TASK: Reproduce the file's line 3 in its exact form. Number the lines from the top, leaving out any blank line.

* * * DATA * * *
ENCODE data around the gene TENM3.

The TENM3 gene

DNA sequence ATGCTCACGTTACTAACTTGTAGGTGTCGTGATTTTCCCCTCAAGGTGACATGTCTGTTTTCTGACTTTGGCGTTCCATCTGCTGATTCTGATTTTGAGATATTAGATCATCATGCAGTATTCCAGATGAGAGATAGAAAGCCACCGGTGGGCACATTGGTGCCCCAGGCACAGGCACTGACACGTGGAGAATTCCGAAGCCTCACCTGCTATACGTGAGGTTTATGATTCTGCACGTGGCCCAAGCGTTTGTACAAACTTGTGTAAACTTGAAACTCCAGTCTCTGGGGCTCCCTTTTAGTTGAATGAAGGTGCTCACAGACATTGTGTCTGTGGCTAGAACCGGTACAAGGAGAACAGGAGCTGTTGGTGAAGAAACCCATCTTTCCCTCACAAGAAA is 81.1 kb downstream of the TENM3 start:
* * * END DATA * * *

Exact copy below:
DNA sequence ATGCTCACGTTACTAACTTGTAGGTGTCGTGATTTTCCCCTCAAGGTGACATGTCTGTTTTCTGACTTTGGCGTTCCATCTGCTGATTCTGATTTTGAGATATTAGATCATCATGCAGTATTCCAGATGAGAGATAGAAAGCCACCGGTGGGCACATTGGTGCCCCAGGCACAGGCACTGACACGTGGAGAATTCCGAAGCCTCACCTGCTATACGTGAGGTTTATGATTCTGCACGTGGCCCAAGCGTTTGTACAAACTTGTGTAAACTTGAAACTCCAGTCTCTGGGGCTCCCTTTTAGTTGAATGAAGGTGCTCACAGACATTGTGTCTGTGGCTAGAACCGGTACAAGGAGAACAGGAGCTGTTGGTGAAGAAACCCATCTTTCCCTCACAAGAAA is 81.1 kb downstream of the TENM3 start: